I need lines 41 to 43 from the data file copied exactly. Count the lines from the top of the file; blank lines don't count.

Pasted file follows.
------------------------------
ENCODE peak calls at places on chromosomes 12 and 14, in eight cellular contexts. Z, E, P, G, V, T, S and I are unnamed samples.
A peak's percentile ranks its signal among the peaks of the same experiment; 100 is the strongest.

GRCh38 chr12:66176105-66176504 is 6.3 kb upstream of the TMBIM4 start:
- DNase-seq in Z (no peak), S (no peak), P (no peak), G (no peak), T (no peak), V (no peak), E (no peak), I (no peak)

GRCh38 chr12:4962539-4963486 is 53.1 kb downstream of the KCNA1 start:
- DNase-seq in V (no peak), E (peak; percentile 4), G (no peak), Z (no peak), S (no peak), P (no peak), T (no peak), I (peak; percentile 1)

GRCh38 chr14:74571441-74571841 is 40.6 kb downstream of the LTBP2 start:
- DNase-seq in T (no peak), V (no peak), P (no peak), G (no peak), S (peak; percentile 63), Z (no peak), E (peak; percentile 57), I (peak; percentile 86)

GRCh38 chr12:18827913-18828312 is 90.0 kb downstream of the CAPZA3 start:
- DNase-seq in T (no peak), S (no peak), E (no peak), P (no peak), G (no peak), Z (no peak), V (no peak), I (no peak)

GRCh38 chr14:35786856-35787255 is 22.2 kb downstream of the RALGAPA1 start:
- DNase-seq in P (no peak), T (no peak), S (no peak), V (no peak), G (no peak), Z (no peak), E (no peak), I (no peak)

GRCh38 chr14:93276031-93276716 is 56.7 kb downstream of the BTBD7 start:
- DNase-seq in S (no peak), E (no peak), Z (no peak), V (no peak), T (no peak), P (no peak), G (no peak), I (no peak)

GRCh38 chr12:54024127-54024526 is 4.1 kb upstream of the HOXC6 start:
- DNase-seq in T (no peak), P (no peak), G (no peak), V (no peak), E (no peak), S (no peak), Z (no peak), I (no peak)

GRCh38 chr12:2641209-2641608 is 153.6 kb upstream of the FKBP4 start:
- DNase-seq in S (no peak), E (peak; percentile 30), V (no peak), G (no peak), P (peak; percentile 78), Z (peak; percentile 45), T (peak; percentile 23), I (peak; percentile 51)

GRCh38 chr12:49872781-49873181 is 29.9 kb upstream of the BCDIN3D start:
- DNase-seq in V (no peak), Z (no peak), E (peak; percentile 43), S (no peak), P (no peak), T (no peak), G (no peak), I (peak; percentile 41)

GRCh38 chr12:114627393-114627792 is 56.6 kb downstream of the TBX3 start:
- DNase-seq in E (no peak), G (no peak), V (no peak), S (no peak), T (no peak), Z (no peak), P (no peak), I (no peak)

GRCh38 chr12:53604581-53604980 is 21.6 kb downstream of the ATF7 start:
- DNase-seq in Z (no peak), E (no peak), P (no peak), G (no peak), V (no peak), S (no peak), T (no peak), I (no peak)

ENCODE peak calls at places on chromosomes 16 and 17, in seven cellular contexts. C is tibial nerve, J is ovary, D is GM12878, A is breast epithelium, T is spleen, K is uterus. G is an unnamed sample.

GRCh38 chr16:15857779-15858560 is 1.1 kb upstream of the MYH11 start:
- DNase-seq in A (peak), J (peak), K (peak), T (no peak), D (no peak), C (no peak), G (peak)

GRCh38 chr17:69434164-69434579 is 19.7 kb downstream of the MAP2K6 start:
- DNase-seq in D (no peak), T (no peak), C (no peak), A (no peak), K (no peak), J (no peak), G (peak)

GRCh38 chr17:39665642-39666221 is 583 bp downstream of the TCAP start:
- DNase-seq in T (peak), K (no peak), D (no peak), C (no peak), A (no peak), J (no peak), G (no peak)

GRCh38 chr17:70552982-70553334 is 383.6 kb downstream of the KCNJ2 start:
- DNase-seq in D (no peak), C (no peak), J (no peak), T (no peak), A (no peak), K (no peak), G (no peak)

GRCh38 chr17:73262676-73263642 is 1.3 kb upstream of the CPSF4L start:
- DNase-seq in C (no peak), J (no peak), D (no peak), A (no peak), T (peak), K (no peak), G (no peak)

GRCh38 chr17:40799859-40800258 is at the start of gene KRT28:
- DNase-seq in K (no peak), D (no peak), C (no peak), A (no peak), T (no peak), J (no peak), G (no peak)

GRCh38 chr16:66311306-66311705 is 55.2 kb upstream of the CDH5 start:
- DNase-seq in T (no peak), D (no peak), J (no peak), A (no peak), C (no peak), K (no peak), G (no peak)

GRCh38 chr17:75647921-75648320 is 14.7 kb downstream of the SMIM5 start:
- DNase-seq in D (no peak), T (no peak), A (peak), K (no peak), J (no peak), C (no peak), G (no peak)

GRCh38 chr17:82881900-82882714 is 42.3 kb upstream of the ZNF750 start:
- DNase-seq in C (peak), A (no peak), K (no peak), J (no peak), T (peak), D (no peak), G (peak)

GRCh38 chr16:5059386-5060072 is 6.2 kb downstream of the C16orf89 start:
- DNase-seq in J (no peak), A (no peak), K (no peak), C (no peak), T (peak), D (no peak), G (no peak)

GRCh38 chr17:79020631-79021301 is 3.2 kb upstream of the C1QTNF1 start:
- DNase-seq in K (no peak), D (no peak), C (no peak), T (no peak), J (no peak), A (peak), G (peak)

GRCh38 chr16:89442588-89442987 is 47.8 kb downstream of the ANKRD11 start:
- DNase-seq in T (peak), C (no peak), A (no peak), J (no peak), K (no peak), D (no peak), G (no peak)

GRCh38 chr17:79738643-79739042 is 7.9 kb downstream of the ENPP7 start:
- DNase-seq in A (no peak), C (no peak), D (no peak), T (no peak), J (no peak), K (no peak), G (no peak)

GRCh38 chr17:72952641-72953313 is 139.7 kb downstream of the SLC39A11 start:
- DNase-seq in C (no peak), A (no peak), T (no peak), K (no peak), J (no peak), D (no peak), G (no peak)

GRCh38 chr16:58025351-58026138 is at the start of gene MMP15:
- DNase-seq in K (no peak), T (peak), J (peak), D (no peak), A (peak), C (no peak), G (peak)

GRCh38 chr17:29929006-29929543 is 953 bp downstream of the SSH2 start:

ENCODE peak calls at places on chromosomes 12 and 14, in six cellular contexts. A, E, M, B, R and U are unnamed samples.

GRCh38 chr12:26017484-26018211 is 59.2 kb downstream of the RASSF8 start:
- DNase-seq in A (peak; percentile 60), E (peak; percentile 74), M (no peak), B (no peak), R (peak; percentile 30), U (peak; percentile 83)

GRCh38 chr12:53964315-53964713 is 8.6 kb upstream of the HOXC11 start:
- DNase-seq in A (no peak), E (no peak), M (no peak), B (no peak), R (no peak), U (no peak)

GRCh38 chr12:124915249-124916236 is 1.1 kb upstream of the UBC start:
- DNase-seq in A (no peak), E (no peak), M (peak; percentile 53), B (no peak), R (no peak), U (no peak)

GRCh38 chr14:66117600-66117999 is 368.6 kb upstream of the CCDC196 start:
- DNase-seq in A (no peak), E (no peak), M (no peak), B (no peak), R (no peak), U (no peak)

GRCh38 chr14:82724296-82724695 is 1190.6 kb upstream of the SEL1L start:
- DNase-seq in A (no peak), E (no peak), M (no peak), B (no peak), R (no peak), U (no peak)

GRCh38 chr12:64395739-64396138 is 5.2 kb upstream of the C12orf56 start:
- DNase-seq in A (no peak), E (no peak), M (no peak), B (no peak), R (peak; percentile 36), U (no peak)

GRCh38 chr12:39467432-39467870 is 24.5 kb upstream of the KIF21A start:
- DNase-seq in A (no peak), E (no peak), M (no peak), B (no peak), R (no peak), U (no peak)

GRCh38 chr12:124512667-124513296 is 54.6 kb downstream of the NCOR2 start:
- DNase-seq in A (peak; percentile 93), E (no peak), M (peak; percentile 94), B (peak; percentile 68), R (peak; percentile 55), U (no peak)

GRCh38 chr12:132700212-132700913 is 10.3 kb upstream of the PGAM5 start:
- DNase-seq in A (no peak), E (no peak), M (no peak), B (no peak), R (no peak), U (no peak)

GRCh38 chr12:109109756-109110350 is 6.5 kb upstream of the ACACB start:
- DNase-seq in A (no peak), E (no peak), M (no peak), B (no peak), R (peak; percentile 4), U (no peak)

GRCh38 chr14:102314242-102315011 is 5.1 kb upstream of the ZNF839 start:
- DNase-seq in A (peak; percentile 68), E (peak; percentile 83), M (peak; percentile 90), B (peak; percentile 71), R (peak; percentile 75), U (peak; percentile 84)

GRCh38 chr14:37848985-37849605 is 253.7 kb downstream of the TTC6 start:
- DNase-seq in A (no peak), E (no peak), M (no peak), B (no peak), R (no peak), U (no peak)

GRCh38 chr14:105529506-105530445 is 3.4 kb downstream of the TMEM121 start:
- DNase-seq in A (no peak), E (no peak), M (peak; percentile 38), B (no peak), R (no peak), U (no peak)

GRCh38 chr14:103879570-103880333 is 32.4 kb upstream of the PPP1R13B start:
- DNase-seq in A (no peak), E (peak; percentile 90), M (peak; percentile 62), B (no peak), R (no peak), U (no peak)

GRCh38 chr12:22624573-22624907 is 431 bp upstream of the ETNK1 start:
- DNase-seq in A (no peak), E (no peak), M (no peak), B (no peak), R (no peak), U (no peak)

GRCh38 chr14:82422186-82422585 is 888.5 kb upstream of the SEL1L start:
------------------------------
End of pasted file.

- DNase-seq in D (no peak), T (no peak), A (peak), K (no peak), J (no peak), C (no peak), G (no peak)

GRCh38 chr17:82881900-82882714 is 42.3 kb upstream of the ZNF750 start:
- DNase-seq in C (peak), A (no peak), K (no peak), J (no peak), T (peak), D (no peak), G (peak)